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Shojae v. Harlem Hospital Center

United States District Court, S.D. New York

January 12, 2018

PARI SHOJAE, Plaintiff,

          OPINION & ORDER


         On July 7, 2015, plaintiff Pari Shojae, a Muslim Persian female pharmacist previously employed by Harlem Hospital Center, brought this action against Harlem Hospital Center (“Harlem Hospital”), New York City Health and Hospitals Corporation (“HHC”), Shahnawa Khan, and Henna Farooqi, alleging discrimination, retaliation, and hostile work environment claims under Title VII of the Civil Rights Act of 1964, 42 U.S.C. § 2000 et seq as well as under state and local laws.

         On or about November 20, 2013, plaintiff filed a charge of discrimination with the Equal Employment Opportunity Commission (“EEOC”); on or about April 12, 2015, the EEOC issued a Notice of Right to Sue Letter. (Am. Compl. ¶¶ 4-5.) Plaintiff timely filed this lawsuit.

         On May 26, 2017, defendants Harlem Hospital, HHC, and Farooqi moved for summary judgment on all claims.[1] (ECF No. 63.) On September 11, 2017, this case was transferred to the undersigned.

         For the reasons set forth below, defendants' motion for summary judgment is GRANTED.


         The following facts are materially undisputed and all inferences are drawn in favor of the plaintiff. Anderson v. Liberty Lobby, Inc., 477 U.S. 242, 255 (1986).

         Plaintiff holds a doctorate in pharmacy and was hired in or about August 2009 as a Level 2 IV Supervisor at Harlem Hospital. During the relevant period, she was under the supervision of both defendants Khan and Farooqi.

         A. Plaintiff's Work under Defendant Khan

         Plaintiff claims that defendant Khan discriminated against her by virtue of her religion, national origin, and gender. Specifically, she points to three separate incidents with defendant Khan during her employment.

         First, she was offered a signing bonus of $10, 000 upon accepting the job. (ECF No. 64, Nacchio Declaration (“Nacchio Decl.”), Ex. C.) Plaintiff claims that she never received this bonus, and that when she asked defendant Khan for it, he said to her that “a regular Pakistani woman” would “never ask for a signing bonus” and that it is “improper behavior for a woman.” (ECF No. 66, Defendants' Local Rule 56.1 Statement (“Defs.' 56.1 Statement”) ¶ 11).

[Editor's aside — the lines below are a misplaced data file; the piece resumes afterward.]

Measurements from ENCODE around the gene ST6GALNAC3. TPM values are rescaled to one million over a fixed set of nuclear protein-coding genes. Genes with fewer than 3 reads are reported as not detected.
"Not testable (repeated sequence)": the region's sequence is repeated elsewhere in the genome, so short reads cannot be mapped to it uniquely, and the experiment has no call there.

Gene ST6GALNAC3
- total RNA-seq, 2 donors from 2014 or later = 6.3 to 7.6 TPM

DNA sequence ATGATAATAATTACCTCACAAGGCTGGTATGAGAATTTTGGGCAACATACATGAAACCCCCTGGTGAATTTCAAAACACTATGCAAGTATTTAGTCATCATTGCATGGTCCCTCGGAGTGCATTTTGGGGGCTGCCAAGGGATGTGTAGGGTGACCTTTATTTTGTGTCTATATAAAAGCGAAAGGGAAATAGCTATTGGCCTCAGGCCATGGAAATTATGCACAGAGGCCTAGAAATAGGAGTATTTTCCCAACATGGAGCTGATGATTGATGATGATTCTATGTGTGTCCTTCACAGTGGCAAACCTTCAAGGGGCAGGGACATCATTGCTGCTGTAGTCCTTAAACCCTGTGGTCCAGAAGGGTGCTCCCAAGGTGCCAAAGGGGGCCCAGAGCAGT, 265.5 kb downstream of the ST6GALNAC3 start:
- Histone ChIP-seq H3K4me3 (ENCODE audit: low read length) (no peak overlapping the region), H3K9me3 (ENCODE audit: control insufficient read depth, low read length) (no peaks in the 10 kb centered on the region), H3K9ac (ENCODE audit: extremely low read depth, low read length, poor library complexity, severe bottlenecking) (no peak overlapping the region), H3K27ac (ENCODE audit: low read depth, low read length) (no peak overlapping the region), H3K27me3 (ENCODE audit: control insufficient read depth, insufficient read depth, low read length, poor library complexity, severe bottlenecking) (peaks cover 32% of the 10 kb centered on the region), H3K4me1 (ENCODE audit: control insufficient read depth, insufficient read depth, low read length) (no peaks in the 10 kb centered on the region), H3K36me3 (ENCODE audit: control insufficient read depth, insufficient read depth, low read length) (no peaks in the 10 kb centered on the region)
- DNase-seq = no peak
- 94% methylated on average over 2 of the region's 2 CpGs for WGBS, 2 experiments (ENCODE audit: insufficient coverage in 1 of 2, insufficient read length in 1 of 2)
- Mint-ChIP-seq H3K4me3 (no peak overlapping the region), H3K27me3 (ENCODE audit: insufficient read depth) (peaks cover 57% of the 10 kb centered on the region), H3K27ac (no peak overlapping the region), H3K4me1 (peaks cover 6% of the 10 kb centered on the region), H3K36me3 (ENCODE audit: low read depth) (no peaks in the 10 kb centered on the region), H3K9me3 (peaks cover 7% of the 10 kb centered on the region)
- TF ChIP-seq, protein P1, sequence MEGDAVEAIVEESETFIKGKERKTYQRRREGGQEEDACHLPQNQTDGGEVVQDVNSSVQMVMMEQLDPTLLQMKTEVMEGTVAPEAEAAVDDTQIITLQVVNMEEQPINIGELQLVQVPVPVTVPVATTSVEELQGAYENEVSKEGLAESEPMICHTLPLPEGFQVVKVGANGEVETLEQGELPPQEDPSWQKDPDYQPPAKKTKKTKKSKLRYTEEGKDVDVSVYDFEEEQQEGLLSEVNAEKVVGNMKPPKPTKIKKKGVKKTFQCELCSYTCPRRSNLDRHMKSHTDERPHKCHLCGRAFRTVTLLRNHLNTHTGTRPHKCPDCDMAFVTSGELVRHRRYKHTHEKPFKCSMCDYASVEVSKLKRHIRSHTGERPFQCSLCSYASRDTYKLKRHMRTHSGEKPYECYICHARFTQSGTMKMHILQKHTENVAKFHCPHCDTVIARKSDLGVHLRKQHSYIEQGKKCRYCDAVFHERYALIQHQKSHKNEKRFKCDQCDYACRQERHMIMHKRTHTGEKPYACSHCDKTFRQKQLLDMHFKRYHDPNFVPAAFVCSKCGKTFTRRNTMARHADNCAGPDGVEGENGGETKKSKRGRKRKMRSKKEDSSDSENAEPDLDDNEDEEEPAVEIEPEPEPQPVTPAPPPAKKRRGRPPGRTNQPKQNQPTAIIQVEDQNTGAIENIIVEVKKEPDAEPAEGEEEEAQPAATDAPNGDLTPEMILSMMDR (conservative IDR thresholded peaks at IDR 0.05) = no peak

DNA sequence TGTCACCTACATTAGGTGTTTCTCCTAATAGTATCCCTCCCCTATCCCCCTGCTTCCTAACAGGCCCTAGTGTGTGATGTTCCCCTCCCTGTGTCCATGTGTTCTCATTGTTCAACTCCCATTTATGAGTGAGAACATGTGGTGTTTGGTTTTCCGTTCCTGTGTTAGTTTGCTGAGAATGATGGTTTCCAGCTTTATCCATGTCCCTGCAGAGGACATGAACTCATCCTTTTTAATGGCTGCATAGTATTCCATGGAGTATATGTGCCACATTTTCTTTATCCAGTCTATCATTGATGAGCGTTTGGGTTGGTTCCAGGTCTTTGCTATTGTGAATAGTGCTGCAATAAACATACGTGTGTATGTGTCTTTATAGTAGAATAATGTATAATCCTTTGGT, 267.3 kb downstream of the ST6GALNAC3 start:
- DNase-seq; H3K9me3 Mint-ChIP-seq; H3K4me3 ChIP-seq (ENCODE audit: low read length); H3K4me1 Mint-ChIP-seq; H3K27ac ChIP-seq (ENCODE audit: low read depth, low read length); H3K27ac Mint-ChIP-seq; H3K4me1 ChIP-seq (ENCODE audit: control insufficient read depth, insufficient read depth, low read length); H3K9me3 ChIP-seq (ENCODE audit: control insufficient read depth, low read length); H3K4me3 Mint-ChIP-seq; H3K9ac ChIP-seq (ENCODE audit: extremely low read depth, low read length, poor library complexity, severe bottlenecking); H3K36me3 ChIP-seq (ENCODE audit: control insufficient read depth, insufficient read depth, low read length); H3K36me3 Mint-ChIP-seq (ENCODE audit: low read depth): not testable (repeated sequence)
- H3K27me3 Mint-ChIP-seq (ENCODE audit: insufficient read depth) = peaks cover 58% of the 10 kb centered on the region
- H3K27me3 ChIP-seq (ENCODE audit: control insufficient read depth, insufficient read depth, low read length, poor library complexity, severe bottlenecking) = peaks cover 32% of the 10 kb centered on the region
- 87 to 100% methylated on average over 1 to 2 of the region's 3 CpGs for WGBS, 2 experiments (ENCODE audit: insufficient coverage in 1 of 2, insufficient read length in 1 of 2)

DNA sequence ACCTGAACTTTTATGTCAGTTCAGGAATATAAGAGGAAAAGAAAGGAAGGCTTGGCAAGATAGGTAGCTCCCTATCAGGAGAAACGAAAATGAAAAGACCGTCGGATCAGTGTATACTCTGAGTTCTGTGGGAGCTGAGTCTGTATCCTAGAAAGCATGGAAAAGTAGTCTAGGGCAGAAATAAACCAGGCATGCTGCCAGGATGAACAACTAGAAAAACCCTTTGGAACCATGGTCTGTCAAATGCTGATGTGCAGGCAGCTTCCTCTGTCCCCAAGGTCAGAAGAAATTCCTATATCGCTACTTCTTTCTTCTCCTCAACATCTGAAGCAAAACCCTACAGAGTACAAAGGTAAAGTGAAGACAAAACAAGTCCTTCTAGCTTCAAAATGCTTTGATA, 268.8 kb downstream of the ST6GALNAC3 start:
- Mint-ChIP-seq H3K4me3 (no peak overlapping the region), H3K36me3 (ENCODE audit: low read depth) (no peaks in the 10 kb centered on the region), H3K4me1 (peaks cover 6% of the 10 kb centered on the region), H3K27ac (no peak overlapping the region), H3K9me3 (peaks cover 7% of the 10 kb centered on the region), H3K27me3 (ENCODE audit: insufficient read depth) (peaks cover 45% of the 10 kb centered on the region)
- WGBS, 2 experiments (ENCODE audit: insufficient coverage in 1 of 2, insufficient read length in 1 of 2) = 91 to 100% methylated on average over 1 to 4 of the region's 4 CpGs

Second, in March 2011, Khan reassigned plaintiff to a stockroom supervisor position; this reassignment did not affect plaintiff's salary.[2] (Id. ¶¶ 33-34.) In that new assignment, plaintiff supervised Khan's nephew, whom she accused of stealing and refusing to work. (Id. ¶¶ 36-37.) In or about May 2011, plaintiff confronted Khan about his nephew. (Id. ¶ 38.) She alleges that he responded, “Pari, you are Muslim, you need to be on our side” and also that in “Pakistan, a woman would never speak to [him] this way.” (Id. ¶¶ 38-39.) Also in May 2011, Khan reassigned her to a satellite pharmacy. (Id. ¶ 41.) This reassignment did not affect plaintiff's salary.[3] Plaintiff claims that after this reassignment she began to be excluded from meetings, though she does not know how many meetings she was excluded from or who decided the attendees. (Id. ¶¶ 44-46.)

         Third, on May 15, 2012, plaintiff received a letter from defendant Khan regarding her excessive absences from work. (Id. ¶ 47.)

         On September 15, 2012, plaintiff wrote a letter to Human Resources complaining of discrimination by defendant Khan. (Id. ¶ 50.) This was the first official complaint filed. (Id. ¶ 51.)

         Defendant Khan issued two letters to plaintiff after this date-one on November 1, 2012, which cited her for insubordination by being away from her desk during a “Code Blue, ” and one on February 6, 2013, which regarded her failure to provide medical interventions. (Id. ¶¶ 69, 71.) Neither letter had an effect on her job. (Id. ¶¶ 70, 72.) However, plaintiff alleges that they were retaliatory in nature and that they caused her “extreme stress.” (Id. ¶ 72.)

         In June 2013, as a result of an investigation into allegations of nepotism, defendant Khan was demoted from his position, and no longer supervised plaintiff. (Id. ¶¶ 88-91.)

         B. Plaintiff's Work under Defendant Farooqi

         In June 2013, defendant Farooqi, a Muslim woman of Indian descent, was appointed Interim Director of Pharmacy, replacing defendant Khan. (Id. ¶¶ 90-92.) Shortly thereafter, Farooqi and plaintiff had two altercations. (Id. ¶ 99.) In both cases, plaintiff came to the administrative office, directly connected to Farooqi's office, in order to sign into the timesheet book. (Id. ¶¶ 98, 100.) As a matter of practice, pharmacy staff are required to sign in and out on a timesheet book that is kept in the administrative office in order to record their working hours. (Id. ¶ 97.)